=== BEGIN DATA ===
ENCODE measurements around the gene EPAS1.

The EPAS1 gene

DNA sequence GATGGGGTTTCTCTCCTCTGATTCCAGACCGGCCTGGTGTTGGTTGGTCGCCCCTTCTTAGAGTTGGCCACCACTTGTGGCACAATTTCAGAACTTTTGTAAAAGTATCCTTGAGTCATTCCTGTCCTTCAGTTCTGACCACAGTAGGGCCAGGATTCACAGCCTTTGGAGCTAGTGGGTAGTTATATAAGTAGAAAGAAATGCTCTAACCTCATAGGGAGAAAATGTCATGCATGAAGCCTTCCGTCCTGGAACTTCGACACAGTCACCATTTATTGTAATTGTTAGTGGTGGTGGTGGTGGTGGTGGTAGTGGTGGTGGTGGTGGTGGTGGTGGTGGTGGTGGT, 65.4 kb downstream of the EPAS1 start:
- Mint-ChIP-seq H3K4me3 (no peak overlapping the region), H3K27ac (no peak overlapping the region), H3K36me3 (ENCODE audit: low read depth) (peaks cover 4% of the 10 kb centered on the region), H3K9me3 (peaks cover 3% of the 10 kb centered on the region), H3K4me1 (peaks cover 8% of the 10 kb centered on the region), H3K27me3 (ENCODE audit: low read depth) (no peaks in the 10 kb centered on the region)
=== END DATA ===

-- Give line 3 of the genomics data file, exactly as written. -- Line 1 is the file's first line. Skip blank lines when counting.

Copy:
DNA sequence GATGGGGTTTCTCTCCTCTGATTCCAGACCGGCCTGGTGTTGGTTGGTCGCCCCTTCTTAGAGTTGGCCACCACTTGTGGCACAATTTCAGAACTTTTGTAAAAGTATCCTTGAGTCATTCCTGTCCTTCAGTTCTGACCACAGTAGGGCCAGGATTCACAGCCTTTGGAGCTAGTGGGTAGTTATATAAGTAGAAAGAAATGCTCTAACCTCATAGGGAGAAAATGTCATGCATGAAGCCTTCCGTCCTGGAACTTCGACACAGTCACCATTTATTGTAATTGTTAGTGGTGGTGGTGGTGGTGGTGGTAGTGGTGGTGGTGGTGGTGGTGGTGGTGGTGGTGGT, 65.4 kb downstream of the EPAS1 start: